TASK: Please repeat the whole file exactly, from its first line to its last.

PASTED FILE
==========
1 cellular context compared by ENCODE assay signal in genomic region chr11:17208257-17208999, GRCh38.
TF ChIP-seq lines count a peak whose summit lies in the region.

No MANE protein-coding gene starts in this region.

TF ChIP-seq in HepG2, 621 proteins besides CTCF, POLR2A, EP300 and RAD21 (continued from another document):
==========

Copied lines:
1 cellular context compared by ENCODE assay signal in genomic region chr11:17208257-17208999, GRCh38.
TF ChIP-seq lines count a peak whose summit lies in the region.

No MANE protein-coding gene starts in this region.

TF ChIP-seq in HepG2, 621 proteins besides CTCF, POLR2A, EP300 and RAD21 (continued from another document):